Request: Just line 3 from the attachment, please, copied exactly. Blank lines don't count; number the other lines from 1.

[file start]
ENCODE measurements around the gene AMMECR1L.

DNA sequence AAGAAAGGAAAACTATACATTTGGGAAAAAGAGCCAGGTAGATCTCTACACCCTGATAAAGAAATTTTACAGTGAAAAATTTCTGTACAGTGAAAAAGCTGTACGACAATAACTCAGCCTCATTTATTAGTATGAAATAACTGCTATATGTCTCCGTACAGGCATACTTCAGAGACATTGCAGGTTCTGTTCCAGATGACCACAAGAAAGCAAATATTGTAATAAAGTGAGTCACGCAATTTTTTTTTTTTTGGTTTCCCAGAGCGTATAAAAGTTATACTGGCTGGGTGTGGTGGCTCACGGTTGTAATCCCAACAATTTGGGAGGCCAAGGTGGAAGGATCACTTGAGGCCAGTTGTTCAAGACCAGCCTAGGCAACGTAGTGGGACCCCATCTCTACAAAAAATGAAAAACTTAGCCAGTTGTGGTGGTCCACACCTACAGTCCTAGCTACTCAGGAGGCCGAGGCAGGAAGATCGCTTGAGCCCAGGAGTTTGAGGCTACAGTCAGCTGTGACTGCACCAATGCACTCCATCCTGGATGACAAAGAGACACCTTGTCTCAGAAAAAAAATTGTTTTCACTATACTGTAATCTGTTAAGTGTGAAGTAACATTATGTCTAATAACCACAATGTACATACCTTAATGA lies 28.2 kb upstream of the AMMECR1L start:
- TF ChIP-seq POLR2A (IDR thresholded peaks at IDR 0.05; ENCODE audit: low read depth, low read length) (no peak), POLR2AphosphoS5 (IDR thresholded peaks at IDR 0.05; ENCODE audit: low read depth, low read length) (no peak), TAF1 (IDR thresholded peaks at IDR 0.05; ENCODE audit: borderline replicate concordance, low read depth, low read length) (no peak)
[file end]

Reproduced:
- TF ChIP-seq POLR2A (IDR thresholded peaks at IDR 0.05; ENCODE audit: low read depth, low read length) (no peak), POLR2AphosphoS5 (IDR thresholded peaks at IDR 0.05; ENCODE audit: low read depth, low read length) (no peak), TAF1 (IDR thresholded peaks at IDR 0.05; ENCODE audit: borderline replicate concordance, low read depth, low read length) (no peak)